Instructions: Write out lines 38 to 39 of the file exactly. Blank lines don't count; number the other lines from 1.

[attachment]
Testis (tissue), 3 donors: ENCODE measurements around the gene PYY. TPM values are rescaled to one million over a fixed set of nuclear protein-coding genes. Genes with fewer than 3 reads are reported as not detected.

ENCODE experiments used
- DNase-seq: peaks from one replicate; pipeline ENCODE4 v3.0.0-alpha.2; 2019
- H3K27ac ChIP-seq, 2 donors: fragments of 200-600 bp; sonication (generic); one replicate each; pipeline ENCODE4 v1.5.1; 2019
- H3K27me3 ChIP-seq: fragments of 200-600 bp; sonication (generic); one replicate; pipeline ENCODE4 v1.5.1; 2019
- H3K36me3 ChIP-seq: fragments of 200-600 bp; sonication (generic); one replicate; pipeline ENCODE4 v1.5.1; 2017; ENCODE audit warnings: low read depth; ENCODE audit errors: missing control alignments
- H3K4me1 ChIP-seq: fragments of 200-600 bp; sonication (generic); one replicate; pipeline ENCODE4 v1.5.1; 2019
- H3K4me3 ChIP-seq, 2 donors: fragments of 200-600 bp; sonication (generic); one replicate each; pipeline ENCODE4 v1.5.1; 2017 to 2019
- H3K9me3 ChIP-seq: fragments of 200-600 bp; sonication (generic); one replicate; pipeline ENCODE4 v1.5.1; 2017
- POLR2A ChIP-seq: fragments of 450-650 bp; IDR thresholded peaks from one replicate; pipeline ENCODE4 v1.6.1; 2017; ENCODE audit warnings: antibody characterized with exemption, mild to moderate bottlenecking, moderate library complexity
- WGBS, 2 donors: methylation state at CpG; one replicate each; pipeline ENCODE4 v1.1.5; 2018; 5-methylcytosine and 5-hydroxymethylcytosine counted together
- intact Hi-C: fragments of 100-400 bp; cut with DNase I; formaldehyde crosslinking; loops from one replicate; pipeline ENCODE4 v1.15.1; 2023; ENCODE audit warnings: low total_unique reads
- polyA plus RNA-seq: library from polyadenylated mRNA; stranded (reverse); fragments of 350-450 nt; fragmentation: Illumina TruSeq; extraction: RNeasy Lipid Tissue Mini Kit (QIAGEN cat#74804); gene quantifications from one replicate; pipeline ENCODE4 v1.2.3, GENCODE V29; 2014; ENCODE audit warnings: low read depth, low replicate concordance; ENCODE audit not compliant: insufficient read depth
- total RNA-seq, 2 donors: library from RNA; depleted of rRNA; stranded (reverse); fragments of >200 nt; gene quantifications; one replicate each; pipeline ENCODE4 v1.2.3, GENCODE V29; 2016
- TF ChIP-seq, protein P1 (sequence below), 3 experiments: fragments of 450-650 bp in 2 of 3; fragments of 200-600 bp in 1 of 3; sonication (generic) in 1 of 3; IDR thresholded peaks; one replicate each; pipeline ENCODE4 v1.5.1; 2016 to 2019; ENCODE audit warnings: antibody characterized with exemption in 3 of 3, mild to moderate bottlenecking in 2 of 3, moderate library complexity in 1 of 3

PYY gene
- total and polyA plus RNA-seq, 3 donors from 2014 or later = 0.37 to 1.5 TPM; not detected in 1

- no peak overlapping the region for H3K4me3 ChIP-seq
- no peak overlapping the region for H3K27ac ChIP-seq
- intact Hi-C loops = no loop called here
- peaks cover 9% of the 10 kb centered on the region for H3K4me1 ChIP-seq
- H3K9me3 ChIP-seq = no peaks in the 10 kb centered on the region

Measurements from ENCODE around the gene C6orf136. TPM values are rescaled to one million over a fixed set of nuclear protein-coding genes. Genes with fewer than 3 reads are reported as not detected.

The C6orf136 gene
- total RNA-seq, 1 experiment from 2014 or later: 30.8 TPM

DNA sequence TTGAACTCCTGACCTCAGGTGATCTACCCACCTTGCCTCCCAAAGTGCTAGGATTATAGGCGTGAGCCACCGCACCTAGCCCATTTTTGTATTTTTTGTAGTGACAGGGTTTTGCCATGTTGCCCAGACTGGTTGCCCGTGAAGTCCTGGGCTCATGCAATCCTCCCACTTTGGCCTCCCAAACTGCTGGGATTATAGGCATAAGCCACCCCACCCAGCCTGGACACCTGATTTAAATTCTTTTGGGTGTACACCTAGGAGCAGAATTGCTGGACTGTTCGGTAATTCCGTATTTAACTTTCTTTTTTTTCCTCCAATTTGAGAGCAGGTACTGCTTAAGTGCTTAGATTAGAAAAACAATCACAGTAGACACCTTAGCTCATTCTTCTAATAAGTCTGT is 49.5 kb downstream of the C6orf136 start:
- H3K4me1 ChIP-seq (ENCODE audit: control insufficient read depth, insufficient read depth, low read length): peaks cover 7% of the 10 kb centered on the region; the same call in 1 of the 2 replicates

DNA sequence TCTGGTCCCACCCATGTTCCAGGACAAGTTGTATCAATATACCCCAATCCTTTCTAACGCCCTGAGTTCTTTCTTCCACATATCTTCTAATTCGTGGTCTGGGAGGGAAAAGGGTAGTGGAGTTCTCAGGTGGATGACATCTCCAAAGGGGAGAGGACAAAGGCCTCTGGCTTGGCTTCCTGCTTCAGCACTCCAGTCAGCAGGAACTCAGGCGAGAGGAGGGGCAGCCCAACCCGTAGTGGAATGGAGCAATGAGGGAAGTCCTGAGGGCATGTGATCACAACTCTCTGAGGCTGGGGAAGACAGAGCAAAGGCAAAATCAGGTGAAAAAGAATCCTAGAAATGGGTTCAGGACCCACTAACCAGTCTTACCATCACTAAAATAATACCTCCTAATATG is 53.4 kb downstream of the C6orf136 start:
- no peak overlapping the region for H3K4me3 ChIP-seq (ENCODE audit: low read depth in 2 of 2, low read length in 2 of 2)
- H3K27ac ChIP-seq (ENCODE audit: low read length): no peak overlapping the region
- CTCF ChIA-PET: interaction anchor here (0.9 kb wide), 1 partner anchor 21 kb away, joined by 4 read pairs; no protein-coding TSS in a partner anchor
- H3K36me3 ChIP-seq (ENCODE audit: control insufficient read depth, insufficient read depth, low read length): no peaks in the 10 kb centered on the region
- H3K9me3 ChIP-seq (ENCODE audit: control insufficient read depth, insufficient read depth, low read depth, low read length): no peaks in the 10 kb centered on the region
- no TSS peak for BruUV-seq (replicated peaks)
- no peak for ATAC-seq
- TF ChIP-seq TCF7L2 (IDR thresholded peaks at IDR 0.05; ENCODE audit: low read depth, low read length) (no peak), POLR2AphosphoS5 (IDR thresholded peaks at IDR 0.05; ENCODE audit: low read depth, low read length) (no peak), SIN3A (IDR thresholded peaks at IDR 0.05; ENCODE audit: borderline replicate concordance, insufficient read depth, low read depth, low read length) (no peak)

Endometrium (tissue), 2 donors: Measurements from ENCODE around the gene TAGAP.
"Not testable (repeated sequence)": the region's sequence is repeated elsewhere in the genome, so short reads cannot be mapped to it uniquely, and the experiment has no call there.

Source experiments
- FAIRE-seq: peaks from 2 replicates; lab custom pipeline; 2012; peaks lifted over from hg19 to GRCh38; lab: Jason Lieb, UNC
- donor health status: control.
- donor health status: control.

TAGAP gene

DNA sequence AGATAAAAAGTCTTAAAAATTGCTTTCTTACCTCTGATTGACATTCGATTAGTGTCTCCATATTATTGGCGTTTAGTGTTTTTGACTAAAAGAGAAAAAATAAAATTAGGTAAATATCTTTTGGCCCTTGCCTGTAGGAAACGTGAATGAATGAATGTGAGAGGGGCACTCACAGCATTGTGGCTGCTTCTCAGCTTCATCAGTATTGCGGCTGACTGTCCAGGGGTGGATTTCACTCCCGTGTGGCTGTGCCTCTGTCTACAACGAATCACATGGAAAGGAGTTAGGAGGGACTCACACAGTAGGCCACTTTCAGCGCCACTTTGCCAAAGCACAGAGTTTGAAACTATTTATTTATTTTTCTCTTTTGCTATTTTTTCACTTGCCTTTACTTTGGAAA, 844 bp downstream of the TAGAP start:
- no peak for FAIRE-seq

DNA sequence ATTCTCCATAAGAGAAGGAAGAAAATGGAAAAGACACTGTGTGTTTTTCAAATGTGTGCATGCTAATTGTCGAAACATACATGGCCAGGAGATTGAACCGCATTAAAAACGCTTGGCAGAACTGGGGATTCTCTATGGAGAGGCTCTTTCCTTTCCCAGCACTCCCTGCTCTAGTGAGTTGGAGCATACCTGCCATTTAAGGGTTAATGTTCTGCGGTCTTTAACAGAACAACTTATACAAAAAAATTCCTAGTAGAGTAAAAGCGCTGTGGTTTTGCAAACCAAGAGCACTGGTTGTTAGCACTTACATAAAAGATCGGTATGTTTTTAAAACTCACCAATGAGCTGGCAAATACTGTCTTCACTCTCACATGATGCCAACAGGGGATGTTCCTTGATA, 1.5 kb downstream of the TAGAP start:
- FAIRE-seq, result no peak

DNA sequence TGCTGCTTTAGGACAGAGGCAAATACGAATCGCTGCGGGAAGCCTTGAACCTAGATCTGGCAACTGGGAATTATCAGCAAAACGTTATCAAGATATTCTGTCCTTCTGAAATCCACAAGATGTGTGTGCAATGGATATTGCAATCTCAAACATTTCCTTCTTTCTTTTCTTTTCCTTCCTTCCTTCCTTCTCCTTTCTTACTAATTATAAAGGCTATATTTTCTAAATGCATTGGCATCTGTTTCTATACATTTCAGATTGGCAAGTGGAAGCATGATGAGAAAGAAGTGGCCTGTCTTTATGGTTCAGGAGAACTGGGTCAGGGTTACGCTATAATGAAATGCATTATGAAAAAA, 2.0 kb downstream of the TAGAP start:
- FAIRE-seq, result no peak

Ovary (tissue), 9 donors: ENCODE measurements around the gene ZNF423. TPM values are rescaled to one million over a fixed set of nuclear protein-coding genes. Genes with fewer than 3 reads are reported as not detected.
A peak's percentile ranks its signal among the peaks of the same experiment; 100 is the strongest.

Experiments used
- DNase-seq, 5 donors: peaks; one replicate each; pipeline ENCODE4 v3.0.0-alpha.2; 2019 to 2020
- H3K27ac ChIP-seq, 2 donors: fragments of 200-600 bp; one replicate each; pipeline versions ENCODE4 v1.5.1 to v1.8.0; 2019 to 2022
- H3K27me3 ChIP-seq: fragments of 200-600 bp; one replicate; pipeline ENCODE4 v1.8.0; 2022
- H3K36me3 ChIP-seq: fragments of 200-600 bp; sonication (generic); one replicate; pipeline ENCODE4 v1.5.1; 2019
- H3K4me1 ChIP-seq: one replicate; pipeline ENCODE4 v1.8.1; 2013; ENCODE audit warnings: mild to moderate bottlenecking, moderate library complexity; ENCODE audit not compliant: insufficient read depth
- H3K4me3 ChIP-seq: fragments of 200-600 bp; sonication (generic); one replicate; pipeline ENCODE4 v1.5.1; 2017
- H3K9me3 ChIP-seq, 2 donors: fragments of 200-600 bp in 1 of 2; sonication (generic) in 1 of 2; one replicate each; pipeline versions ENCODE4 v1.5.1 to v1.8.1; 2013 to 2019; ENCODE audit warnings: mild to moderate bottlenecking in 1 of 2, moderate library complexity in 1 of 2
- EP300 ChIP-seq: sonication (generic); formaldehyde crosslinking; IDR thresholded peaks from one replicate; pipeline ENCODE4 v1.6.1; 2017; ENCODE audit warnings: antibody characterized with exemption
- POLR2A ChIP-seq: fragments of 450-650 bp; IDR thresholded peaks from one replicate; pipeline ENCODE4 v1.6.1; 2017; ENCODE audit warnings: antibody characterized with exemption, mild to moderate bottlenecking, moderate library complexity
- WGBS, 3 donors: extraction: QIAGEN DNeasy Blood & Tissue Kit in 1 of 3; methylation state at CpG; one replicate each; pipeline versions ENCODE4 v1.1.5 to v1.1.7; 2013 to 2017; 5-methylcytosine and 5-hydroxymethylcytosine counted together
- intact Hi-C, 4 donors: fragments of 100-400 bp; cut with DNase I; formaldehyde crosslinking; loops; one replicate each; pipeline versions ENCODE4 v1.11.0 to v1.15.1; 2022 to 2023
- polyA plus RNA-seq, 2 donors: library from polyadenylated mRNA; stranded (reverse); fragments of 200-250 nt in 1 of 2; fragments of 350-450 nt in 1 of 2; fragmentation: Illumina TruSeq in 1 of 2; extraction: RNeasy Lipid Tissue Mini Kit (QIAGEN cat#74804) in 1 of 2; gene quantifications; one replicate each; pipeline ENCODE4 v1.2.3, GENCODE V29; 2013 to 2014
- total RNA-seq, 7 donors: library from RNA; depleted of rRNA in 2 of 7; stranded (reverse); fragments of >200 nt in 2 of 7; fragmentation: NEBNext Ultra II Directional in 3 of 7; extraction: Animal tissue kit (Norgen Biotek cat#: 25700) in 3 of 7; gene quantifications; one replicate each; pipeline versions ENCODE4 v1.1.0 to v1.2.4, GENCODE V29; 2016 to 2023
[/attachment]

"Not testable (repeated sequence)": the region's sequence is repeated elsewhere in the genome, so short reads cannot be mapped to it uniquely, and the experiment has no call there.

Source experiments